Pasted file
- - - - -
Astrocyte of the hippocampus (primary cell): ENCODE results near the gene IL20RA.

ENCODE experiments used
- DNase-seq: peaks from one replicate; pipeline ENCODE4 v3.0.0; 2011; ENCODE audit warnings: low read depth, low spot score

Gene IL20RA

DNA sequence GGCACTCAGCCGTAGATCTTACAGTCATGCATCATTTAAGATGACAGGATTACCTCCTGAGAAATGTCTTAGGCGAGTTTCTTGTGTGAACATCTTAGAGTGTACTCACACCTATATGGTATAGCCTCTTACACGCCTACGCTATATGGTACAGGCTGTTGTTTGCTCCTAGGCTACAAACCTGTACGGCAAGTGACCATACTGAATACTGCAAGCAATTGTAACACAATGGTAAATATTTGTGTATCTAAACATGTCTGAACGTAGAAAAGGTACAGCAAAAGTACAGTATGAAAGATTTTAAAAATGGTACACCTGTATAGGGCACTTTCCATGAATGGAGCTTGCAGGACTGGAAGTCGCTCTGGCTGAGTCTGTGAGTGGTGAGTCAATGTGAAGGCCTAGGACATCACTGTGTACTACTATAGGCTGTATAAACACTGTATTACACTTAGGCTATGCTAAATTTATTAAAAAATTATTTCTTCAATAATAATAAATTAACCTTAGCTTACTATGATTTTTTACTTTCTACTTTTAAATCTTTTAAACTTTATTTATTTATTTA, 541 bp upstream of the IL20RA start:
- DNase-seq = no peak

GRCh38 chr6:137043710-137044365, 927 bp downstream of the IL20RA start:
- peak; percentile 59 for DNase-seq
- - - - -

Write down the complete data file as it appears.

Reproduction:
Astrocyte of the hippocampus (primary cell): ENCODE results near the gene IL20RA.

ENCODE experiments used
- DNase-seq: peaks from one replicate; pipeline ENCODE4 v3.0.0; 2011; ENCODE audit warnings: low read depth, low spot score

Gene IL20RA

DNA sequence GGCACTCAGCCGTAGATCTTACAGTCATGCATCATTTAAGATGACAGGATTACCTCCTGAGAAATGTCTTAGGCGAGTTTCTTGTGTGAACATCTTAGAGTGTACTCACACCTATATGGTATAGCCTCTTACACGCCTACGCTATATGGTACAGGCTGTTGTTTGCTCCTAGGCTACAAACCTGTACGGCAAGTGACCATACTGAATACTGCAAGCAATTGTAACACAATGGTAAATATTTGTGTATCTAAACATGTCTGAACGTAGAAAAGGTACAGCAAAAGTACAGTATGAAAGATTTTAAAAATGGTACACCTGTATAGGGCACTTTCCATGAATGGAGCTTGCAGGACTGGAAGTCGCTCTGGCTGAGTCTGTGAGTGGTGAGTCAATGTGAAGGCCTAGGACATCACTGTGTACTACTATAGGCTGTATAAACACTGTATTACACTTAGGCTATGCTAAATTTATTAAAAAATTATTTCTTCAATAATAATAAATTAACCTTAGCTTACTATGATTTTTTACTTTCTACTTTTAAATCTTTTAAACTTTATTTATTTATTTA, 541 bp upstream of the IL20RA start:
- DNase-seq = no peak

GRCh38 chr6:137043710-137044365, 927 bp downstream of the IL20RA start:
- peak; percentile 59 for DNase-seq